Offshore Wind’s Vital Role for Japan
Offshore wind power holds the key to Japan’s renewable energy targets. Boasting more than 35,300 km of coastline and the sixth-largest exclusive economic zone in the world, the country is targeting 10GW of offshore wind capacity by 2030 and between 30GW and 45GW by 2040 (including projects under construction) as part of its target of reaching net zero emissions by 2050.
To jump-start the industry, the Government of Japan enacted a new law in 2019 to promote the use of general sea areas within its territory by building renewable energy power generation facilities. That led to the designation of eight offshore areas for wind development by the end of 2022. Of these, operators for four areas—Goto, Nagasaki, in southwestern Japan; off Noshiro, Mitane, and Oga, Akita, in northern Japan; off Yurihonjo, Akita; and off Choshi, Chiba, in eastern Japan—have been selected through public auctions. In December, 2022, the Ministry of Economy Trade and Industry launched a new round of public auctions to decide on operators for four locations off Saikai, Nagasaki; Murakami, Niigata, in northern Japan; and Oga and Happou, Akita. Most planned projects in these areas will have a larger generation capacity than those within the ports mentioned earlier. Including those in the preliminary stage, 16 additional sites are under consideration.
The government aims to establish a centralized model based on the European system designed to reduce the burden on local communities and bidders to boost the formation of offshore wind power projects. Before coastal sites are auctioned for offshore wind projects, the Government of Japan and governmental organizations take on much of the preliminary wind and seabed geology surveys; it also assumes the lead in coordinating with local governments and fishing communities. The early-stage work enables bidders to devote resources to design and construction and prevents the duplication of surveys, if there are multiple entities bidding for the same site.
Call for New Players: Floating Offshore Wind Power and Other Green Energy Sectors
As business opportunities expand, new technologies are likely to transform the sector. The most promising: floating offshore wind farms. Japan’s publicly funded New Energy and Industry Technology Development Organization (NEDO) has allocated 119.5 billion yen (US919 million dollars) from the Green Innovation Fund Program towards projects to establish underlying technologies to lower the cost of floating offshore wind power, aiming at implementation by 2030. It plans to start a phase 2 demonstration project using a large-scale wind turbine rotor in 2023. (NEDO positioned floating offshore wind farms as an important part of its "Technology Development Roadmap for Japan's Offshore Wind Sector through 2030," drafted in 2021.) With few shallow seawater areas surrounding the archipelago, introducing floating turbines suitable for deep ocean waters is vital for Japan to expand offshore wind power generation.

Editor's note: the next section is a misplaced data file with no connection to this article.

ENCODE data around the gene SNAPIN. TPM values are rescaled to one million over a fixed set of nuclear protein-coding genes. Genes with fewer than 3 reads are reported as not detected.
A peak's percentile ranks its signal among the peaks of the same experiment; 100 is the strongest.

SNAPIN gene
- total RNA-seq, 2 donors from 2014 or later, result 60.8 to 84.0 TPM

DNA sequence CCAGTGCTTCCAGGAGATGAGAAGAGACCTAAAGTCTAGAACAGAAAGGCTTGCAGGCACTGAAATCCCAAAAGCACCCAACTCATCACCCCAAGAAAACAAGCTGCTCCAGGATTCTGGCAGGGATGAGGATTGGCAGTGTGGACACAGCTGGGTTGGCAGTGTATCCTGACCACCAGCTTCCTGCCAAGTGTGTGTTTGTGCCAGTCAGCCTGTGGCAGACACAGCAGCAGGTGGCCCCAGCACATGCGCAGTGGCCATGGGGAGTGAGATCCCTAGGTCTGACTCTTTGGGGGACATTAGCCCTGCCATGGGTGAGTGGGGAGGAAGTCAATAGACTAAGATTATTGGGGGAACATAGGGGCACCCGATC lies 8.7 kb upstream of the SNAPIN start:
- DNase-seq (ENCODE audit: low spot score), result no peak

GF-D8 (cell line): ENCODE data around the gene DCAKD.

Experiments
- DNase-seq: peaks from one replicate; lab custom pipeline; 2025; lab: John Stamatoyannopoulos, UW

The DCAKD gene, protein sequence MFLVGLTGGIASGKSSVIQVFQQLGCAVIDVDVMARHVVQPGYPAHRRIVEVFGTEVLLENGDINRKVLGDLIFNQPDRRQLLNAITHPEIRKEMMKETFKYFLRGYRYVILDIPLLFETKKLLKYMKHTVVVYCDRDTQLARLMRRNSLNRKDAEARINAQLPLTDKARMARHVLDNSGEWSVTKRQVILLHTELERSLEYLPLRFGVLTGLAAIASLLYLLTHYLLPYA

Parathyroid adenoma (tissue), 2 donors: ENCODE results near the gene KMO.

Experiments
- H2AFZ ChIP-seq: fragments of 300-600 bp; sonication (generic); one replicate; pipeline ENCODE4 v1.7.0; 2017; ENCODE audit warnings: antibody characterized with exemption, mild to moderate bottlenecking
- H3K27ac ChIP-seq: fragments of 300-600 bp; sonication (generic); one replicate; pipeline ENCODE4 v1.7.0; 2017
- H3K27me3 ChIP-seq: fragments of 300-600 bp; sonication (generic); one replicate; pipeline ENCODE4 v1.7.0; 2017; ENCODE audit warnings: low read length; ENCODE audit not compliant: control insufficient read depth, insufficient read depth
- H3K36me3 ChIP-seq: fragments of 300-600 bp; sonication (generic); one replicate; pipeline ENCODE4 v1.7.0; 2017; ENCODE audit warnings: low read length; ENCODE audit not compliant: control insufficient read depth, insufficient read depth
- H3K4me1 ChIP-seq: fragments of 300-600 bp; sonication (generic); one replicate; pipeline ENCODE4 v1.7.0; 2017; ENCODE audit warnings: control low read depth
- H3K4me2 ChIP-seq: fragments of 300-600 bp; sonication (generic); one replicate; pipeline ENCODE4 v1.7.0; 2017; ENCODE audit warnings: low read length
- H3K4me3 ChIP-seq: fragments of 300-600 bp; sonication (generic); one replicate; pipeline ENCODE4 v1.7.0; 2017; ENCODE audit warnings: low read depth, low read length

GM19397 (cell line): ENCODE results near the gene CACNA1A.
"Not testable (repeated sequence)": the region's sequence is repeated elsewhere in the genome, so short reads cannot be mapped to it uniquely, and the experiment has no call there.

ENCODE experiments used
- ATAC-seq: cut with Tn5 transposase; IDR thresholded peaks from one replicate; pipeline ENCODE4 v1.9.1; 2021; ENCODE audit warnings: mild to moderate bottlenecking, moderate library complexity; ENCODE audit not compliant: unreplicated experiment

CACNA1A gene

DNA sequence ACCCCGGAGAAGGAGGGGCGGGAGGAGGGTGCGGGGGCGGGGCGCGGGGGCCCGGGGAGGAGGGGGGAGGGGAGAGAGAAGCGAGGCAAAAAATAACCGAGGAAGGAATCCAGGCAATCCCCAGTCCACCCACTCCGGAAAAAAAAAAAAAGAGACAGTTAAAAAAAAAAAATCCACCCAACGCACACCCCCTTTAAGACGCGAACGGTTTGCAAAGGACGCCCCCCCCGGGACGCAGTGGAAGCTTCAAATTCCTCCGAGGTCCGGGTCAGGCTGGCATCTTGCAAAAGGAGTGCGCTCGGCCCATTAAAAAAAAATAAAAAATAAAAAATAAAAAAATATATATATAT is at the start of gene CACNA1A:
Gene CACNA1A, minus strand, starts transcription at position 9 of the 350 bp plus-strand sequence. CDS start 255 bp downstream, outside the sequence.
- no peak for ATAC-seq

Japan’s success will hinge on companies from around the globe, as investors and collaborators. Already, the US wind turbine supplier GE Renewable Energy, Denmark’s power generator Ørsted, Norway’s Equinor, Germany’s wpd AG and Denmark’s Copenhagen Infrastructure Partners have announced tie-ups with Japanese partners. Other green energy sectors in Japan, such as hydrogen, sustainable aviation fuel, and solar power, have seen a similar influx from overseas from the likes of French industrial gas company Air Liquide, Boeing to Canadian Solar. It’s a promising sign as Japanese policymakers and regional authorities aggressively set out to court the best knowledge from the world’s green energy industry.